Hear hear to that.
I don’t know if the book touches it but one of the most expensive and misdirected drives of the past two decades, in my opinion, was “education, education, education” – the drive to produce more graduates, with the idea that we would move everybody on from needing to do any old-fashioned labour. There is a huge hole in our economy – expensive in terms of social problems, social security and public health –where jobs for strong backs and arms should be. The new socialist thinks it is our job to lead the working class out of working. But there are a lot of people who would rather sweat than worry for a living and we owe them the opportunity. They are the people who built this country.
I am not sure if a new high-speed rail network is what they need. If David Cameron wants to sell it to me, I want to hear how many hours each billion will buy of Brits using spades and spanners on the sort of work which is never wasted, because it produces skills, pride and strength, as well as big holes in the ground. But HS2 does at least have the merit of being a proposal to build something rather than learn a new way to blag a fiver.
It’s my blog, so I’m allowed a biggish by-the-way here. Did anybody else notice, in the recent series on a Cardiff call-centre, that the place was apparently set up in the first place to farm regional job-creation grants? It hit a crisis when the government funding ran out. I am surprised that I have yet to see any politician questioning whether we should ever have been spending taxpayers’ money on increased production of nuisance calls in the first place.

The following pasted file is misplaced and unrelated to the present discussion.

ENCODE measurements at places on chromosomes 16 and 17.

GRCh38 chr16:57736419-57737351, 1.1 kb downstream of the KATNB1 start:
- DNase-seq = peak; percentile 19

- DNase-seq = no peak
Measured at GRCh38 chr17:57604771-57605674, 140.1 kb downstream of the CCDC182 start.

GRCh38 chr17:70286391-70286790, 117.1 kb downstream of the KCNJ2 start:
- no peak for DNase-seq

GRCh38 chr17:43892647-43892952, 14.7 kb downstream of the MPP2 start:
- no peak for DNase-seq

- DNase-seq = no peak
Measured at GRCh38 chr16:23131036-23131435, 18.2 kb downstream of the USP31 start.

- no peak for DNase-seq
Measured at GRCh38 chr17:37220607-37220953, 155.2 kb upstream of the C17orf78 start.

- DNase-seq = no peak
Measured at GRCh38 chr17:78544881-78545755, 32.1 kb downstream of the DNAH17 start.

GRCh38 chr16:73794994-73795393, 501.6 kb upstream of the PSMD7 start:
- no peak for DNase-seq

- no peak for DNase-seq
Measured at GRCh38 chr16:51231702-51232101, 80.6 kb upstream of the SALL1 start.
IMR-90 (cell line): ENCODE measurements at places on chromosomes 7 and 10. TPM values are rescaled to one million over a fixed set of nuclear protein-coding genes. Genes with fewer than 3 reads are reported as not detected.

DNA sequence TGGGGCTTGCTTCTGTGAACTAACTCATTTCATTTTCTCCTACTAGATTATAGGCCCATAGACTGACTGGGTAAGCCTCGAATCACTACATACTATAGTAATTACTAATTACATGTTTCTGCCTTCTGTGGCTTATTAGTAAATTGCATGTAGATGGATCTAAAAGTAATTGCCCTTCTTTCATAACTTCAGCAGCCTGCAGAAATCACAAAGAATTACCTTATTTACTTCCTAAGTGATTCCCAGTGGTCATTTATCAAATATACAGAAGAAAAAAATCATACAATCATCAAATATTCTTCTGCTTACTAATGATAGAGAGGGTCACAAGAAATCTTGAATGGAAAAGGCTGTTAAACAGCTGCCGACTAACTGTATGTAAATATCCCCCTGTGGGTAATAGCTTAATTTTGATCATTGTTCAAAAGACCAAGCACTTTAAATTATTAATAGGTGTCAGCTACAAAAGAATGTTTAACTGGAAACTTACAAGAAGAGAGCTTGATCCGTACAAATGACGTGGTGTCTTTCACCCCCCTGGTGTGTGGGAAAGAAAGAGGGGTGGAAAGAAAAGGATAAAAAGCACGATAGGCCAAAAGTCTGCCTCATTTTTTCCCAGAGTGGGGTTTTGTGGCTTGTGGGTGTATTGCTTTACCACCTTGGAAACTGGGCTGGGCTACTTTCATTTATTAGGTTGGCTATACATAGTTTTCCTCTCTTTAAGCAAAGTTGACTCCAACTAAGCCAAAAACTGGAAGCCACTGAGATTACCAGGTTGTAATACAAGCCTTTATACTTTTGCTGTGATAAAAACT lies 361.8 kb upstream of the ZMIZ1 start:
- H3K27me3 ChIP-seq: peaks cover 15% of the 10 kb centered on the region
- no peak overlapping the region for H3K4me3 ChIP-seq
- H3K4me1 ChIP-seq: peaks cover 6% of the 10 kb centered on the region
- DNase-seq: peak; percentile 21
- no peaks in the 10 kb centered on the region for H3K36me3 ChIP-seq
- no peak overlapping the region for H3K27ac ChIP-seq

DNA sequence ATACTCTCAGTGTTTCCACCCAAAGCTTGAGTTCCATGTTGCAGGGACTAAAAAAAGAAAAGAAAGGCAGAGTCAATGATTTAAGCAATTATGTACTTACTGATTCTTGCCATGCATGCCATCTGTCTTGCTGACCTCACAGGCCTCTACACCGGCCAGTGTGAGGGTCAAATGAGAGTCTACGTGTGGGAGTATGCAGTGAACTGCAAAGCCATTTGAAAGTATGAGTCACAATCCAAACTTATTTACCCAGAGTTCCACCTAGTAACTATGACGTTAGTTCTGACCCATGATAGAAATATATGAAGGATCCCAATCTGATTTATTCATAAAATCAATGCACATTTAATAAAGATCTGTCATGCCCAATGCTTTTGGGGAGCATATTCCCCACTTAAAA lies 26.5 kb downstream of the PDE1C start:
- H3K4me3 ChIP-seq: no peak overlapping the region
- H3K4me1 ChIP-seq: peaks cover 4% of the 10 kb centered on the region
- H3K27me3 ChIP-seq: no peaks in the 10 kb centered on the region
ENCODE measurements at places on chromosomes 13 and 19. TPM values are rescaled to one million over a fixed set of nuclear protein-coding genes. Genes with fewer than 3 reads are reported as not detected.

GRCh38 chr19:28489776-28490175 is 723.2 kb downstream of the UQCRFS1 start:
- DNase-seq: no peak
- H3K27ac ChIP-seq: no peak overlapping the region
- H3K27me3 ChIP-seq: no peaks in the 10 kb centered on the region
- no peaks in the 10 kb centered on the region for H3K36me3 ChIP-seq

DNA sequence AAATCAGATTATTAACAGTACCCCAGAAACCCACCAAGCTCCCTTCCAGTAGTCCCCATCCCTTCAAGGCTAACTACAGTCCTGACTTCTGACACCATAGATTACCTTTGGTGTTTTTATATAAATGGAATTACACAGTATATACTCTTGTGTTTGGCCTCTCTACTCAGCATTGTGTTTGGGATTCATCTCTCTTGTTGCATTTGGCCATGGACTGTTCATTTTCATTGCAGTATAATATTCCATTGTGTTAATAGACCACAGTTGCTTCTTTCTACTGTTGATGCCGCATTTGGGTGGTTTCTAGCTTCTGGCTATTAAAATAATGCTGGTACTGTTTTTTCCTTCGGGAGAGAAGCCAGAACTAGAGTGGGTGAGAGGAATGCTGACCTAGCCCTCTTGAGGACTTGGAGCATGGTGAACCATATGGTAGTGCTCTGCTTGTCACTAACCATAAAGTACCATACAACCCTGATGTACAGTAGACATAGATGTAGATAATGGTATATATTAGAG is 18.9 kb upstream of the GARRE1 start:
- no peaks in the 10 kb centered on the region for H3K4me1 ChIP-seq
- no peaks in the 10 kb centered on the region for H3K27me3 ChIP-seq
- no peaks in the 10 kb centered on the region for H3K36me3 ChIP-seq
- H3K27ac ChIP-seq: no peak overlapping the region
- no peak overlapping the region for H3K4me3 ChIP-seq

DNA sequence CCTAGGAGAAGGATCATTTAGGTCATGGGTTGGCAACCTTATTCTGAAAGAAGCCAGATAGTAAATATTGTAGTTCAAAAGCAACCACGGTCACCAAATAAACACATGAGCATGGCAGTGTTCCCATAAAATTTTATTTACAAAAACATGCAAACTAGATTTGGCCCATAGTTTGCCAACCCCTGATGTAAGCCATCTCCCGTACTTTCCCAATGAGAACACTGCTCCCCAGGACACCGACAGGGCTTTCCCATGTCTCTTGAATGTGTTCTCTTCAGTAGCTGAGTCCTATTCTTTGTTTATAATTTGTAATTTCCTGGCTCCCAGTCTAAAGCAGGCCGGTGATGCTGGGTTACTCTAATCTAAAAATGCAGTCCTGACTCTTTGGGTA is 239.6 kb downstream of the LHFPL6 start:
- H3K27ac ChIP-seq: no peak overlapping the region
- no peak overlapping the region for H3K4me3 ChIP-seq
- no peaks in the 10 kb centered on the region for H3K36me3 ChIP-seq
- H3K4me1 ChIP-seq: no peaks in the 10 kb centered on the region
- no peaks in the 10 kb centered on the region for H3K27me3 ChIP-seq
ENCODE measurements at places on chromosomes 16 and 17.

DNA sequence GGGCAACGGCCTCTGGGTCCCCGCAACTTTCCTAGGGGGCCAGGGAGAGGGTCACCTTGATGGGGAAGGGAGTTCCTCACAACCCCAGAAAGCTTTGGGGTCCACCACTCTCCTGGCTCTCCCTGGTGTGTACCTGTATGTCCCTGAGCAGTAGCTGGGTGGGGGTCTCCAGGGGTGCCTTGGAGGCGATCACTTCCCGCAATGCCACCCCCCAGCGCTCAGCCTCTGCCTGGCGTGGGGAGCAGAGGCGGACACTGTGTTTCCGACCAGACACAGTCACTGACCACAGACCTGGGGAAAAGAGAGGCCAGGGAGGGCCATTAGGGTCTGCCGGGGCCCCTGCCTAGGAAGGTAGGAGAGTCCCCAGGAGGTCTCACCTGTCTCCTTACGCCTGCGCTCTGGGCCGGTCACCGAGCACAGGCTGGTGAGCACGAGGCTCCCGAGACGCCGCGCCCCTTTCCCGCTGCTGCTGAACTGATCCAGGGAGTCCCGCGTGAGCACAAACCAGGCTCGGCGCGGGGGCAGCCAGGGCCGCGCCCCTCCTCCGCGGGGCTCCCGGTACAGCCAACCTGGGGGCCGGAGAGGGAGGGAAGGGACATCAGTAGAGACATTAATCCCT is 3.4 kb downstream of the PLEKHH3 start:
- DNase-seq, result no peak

While I am writing for the Politics and Economics sections of this blog, I want to have in my records …
* Tim Adams, Observer, 8.9.13, reviewing a new book on economics, Scarcity: Why Having Too Little Means So Much, says the authors are starting from the “provable belief that scarcity captures the mind”. For example: “A 1946 study of hunger revealed not only the obvious – that, faced with starvation, food of any kind would be eaten and plates licked clean – but also that the brain was hijacked entirely by this need.”
Scarcity of time, money, etcetera, similarly tunnels the brain to the need, sums up Adams. He goes on: “This ‘scarcity trap’ provides an explanation for unpalatable truths, the authors argue. It shows why the poor are more likely to be obese … less likely to send children to school … least likely to wash their hands or treat water before drinking it … the poor are not just short of cash. They are short on bandwidth.”
* John Naughton, Observer, 8.9.13, quotes Keynes: “Practical men, who believe themselves to be quite exempt from any intellectual influences, are usually the slaves of some defunct economist.”
Naughton is leading to the point that Ronald Coase, who died last week at 102, forecast the growth of internet monopolies back in the 1930s. He had noticed that big companies shut market forces out of their internal activities by taking over supply lines, rather than going to the trouble and expense of negotiating with them – “transaction costs”.
* Matthew Parris, Times, 7.9.13: “If G.K.Chesterton had written nothing more in his life he would still deserve his literary pedestal for one quote: ‘Life is not an illogicality; yet it is a trap for logicians. It looks just a little more mathematical and regular than it is; its exactitude is obvious, but its inexactitude is hidden; its wildness lies in wait.’”
Parris comments: “They (economists) get it right 95 percent of the time … by assuming tomorrow will be like today, which 95 percent it is. But the 5 percent of the time when tomorrow is unlike today is the only time we actually need economists to warn us. And they rarely do.
“Perhaps if we stopped calling them economists and renamed them augurs we’d be halfway to cutting their professional status down to size. For what it’s worth, here’s my own augury – as unwelcome to Tories as to the Left: that government has precious little influence over economic growth one way or the other.”